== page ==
Southern Africa’s largest hydroelectric scheme the Cahora Bassa Dam , located in Mozambique, has recently partnered with British-based Bolina Booms to provide log screen booms to maintain the hydropower plant.
The plant, operated by Hidroélectrica de Cahora Bassa, provides the majority of the energy to Mozambique’s national grid, which makes maintenance absolutely essential in order to prevent disruptions to national energy supplies.
The water impounded behind the 170-metre-high reinforced concrete dam stretches an incredible 280km upstream and is subject to severe fluctuations in levels due to rainfall and other weather conditions.
Debris problems at Cahora Bassa Dam
As a result, the Southern Africa’s largest hydroelectric scheme had been experiencing ongoing operational problems with waterborne debris overwhelming the existing competitor boom which had been in place for a number of years and could not hold the debris back.
Debris booms are able to prevent materials such as plastic, invasive plant life or wood (such as logs or branches) from accumulating and blocking the dam, as well as preventing damage to the dam itself. Damage to the dam can occur as a result of heavy floating objects being carried at speed on the surface of the lake impacting the dam’s structure and consequently weakening it. The effect of this is a reduction in the dam’s longevity and an increase in frequency with which the dam will have to be maintained, incurring long-term increased costs for the dam’s administrators, Hidroeléctrica de Cahora Bassa (HCB).
Furthermore, obstructions to the dam’s sluice gate as a result of debris accumulation will reduce its capacity to channel water, in turn reducing the dam’s efficiency, which will eventually necessitate cleaning and removal of the obstruction and cause disruption to the dam’s supply and operation – further increasing maintenance costs.
If debris accumulates in a dam’s sluice gate to the degree that clearing is required, it is a manual task for a team of people, which carries with it an inherent degree of risk, given its location. Reducing the amount of debris that is able to reach the sluice in the first place reduces the frequency of maintenance, and thus the risk that workers are exposed to.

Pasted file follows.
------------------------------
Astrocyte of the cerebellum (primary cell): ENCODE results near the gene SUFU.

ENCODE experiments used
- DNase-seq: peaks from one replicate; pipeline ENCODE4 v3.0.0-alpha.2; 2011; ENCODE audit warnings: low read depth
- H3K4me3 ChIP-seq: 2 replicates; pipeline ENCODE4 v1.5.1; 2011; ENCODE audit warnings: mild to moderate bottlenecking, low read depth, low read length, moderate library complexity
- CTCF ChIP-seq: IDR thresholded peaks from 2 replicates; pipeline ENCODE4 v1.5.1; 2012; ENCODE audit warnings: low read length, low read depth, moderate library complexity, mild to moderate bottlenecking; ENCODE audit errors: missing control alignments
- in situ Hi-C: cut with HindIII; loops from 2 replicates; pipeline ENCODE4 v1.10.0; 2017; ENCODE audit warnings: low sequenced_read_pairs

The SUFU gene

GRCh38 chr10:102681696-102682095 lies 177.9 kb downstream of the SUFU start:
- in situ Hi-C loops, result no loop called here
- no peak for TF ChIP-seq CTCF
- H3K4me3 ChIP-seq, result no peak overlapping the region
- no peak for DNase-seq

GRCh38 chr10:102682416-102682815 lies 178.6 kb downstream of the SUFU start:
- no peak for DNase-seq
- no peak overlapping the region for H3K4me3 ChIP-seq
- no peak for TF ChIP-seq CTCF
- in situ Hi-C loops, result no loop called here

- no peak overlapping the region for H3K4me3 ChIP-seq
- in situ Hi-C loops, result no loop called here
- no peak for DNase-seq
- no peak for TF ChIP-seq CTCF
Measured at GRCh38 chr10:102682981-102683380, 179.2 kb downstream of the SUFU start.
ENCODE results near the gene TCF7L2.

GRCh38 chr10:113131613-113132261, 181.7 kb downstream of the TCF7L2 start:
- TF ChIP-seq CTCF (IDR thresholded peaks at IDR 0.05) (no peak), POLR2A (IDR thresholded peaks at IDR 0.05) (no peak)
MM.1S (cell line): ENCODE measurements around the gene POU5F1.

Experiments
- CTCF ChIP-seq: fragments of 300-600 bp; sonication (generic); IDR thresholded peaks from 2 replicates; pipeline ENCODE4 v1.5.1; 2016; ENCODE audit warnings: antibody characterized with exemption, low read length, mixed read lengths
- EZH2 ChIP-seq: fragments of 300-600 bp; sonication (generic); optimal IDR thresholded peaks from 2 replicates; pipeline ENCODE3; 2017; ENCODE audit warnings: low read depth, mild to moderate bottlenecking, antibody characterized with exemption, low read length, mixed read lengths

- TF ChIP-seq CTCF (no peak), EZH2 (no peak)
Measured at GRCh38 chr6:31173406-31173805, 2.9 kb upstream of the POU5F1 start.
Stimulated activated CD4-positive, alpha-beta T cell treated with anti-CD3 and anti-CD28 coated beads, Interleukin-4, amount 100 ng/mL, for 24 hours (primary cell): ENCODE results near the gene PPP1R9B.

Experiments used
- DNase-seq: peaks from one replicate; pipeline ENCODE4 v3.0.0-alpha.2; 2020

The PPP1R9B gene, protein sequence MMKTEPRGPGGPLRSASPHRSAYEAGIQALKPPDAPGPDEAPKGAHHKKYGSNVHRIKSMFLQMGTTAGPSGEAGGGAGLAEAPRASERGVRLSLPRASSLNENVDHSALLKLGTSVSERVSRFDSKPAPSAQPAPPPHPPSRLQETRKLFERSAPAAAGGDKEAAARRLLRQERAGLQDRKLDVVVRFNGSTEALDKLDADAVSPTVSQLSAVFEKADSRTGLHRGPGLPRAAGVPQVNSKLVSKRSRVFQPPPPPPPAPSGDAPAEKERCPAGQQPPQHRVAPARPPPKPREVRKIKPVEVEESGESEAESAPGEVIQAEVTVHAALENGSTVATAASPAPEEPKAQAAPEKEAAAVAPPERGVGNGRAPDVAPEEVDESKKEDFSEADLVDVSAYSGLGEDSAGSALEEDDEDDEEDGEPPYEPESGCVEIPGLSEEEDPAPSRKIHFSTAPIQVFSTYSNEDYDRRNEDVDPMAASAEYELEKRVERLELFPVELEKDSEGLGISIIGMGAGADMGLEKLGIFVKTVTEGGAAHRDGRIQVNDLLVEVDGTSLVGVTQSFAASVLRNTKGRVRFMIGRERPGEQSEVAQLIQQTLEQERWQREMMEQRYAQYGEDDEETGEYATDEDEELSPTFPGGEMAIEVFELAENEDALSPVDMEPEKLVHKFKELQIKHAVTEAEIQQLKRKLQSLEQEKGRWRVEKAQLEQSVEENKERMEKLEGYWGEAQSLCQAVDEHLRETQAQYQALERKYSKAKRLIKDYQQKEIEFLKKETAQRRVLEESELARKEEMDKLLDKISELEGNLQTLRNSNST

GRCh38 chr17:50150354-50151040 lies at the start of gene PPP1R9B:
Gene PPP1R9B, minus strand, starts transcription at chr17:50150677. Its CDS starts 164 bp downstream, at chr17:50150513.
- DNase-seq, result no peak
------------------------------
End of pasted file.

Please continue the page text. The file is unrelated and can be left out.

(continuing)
In order to overcome these issues and to increase the reliability of the installation, Bolina utilised its LSB600 Log Screen Boom, developed from its highly successful Traffic Control Booms tested to over 60-tonnes. It incorporates a subsurface mesh joined together to provide a seamless barrier for logs and debris, with full articulation provided between units.
The unique tubular backbone of this boom system and the Bolina lug connections make the boom immensely strong without stressing the floats, which are fully demountable with the booms designed for continuous motion and heavy loads.
A total of 380 metres of boom were shipped from the United Kingdom in containers to Cahora Bassa, together with a gate assembly designed by the Bolina team. The gate was included to allow the passage of maintenance boats either side of the boom and is the largest that Bolina had constructed to-date.
The work was supervised by Bolina field engineers but undertaken by local workers employed by the power company using readily available hand tools. The construction of the boom on site was completed and was then simply floated into place and secured in position, utilising the end connections from the previous boom.
The highly effective boom captures and diverts much more debris than the previous solution. This has both increased the operational efficiency of the plant and reduced the need for the maintenance team to clear debris from around the intakes.
Hi Nathi, water speed depends on a multitude of factors. But our debris booms can hold anything up to 14T.
What are the normal/average speed of the water that carries the debris ?